Saturday, 1 June 2019

‘May we find our way to
a life that is richer in love
and nobler in deeds’

‘Auschwitz and Hiroshima are among the dread and tragic symbols of our age’ (Photograph: Patrick Comerford)

Patrick Comerford

I am continuing to use resources in Service of the Heart for my late evening and night prayers. This is the Jewish prayer book I first acquired over 45 years ago, while I was living in Wexford, and which I thought I had lost in the moves between Dublin and Askeaton, until I found it once again on a book shelf in the rectory in the last few months.

This Service of the Heart was published in London half a century ago by the Union of Liberal and Progressive Synagogues in 1967. Two of the principal contributors to this book were Rabbi John Rayner and Rabbi Chaim Stern, who wrote or rewrote many of the prayers included here.

In recent evenings, I came across, one again, this prayer and reflection written by Chaim Stern:

Auschwitz and Hiroshima are among the dread and tragic symbols of our age. With far-seeing instruments the mind of man uncovers one by one the innermost secrets of matter and energy: but we have not learned to understand the hidden places of our hearts. With the tools of intellect and imagination, we build mighty machines for our journey into outer space: but the wisdom to live in peace here on earth eludes us.

Absorbed in the study of Creation, and eager to exploit it, we often forget its Creator. When we shut our ears, we complain that he does not speak. When we go astray, we pretend that there is no path.

And yet, O Lord, the truth is not hidden from us. We know that even as Yours is the power that sustains and orders Creation, so is Yours the righteousness that has established the moral law.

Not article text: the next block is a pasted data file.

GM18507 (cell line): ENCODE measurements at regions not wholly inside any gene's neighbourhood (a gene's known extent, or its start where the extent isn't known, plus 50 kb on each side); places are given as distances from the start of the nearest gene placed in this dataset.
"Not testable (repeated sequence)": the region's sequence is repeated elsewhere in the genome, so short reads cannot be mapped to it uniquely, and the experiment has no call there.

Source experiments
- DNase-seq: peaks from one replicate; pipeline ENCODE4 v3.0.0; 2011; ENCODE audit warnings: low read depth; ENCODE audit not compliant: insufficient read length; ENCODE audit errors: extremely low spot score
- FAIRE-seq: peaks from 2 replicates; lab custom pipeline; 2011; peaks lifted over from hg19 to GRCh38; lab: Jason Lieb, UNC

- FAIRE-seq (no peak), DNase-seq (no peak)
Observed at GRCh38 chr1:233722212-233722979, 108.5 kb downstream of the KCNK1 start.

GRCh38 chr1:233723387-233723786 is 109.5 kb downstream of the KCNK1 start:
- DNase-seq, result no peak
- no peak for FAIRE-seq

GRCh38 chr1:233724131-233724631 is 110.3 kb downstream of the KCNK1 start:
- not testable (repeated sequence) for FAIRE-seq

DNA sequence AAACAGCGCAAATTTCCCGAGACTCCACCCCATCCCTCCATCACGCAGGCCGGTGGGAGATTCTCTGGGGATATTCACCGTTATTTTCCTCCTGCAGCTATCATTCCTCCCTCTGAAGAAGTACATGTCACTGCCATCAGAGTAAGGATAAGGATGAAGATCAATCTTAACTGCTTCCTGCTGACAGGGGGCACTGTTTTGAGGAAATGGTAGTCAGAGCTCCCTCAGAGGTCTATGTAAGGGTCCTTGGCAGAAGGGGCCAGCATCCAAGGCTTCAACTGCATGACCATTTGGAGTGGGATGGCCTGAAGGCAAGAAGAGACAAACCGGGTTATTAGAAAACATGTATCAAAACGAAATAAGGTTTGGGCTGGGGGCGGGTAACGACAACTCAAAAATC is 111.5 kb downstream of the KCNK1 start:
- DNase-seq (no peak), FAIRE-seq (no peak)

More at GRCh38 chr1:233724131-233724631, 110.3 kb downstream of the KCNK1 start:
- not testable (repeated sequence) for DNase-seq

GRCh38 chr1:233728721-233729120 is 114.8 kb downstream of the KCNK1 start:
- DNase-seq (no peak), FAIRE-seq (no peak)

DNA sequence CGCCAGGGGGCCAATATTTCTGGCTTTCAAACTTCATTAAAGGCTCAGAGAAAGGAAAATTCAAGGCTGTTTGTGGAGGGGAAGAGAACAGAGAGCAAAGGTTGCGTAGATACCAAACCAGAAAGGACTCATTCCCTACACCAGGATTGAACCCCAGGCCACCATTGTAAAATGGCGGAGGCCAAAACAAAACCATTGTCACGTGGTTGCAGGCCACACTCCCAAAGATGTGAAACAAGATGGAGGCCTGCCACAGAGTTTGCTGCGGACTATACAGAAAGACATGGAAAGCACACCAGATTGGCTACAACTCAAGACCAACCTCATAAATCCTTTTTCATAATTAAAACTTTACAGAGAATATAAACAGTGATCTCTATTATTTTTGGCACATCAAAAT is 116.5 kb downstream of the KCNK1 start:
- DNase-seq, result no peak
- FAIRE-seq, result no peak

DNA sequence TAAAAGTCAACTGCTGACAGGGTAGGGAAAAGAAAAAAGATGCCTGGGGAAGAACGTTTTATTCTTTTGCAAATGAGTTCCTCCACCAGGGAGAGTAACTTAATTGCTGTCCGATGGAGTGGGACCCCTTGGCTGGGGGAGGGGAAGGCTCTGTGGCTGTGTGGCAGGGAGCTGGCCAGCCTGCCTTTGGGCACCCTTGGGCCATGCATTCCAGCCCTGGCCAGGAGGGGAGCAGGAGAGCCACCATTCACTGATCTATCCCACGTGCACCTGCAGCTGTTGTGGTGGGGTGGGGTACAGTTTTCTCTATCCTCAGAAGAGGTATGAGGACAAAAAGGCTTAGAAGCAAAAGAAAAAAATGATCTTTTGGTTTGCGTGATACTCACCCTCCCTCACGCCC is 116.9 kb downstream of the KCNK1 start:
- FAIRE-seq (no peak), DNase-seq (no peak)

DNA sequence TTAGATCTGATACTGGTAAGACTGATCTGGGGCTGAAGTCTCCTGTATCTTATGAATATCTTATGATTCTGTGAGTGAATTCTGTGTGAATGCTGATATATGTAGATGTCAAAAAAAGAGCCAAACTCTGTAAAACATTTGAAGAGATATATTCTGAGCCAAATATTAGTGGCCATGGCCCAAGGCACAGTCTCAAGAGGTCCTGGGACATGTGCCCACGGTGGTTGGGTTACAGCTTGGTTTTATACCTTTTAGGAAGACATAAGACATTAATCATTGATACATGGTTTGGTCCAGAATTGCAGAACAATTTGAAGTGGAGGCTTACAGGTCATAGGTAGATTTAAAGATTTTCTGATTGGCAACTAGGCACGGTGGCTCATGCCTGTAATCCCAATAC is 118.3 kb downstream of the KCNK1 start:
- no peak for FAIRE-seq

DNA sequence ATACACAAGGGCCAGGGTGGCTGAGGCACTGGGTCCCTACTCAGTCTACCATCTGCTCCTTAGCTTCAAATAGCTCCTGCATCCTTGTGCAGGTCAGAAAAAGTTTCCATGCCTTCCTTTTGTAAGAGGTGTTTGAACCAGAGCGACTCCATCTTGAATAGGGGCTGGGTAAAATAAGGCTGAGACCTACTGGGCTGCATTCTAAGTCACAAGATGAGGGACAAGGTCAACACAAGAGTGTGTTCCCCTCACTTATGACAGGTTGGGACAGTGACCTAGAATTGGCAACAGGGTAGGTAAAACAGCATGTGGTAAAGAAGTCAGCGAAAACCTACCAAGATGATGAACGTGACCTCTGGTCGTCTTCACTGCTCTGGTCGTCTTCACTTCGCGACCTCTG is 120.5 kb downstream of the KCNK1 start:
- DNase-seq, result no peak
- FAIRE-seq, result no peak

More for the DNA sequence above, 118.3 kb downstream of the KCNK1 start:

The grandeur of your Creation tells us of Your might, and the quiet prompting of Your voice within us makes us feel that You deem us worthy of Your tender care. Together may they inspire us to revere your teachings, which You have revealed to our fathers and to us.

May we find our way to a life that is richer in love and nobler in deeds, a life in which the fruits our science, the products of our creative minds, may be used in accordance with Your will: to build and to plant, to clothe and to feed, to comfort and to heal.

May our study of Your Law imbue us with the desire to do Your will. And let the sense of Your presence give meaning to our lives, so that Your promise may be fulfilled:

‘I will betroth you to me for ever; I will betroth you to me in righteousness and justice, in love and compassion; I will betroth you to me in faithfulness, and you shall know the Lord.’

The quotation at the end of this prayer is from Hosea 2: 21 ff, but while the prayer was new, Chaim Stern based in on the themes of the Yotzer and Ahavah Rabbah.

The prayer known as the Yotzer or ‘Creator’ is the first of two benedictions that precede the Shema in the morning, and it corresponds to the Ma’ariv Aravim in the evening:

Blessed are you, Lord our God, King of the universe, who forms light and creates darkness, who makes peace and creates all things ... Blessed are you, Lord, who forms light.

This prayer incorporates Isaiah 45: 7 – although it was amended by the Rabbis to read ‘Creator of all things’ instead of ‘Creator of evil’ – and Psalm 104: 24. The original Yotzer was short. In Gaonic times, when the Talmud was being redacted or edited in Babylon, it received several interpolations of a mystical and angelological, including a Kedushah or doxology built around Isaiah 6: 3.

The prayer known as Ahavah Rabbah is also known as Birkat Torah or ‘the Benediction concerning the Torah.’ This is the second of two benedictions that precede the Shema in the morning, corresponding to the Ahavat Olam in the evening.

‘May we find our way to a life that is richer in love and nobler in deeds, a life in which the fruits our science, the products of our creative minds, may be used in accordance with Your will: to build and to plant, to clothe and to feed, to comfort and to heal.’

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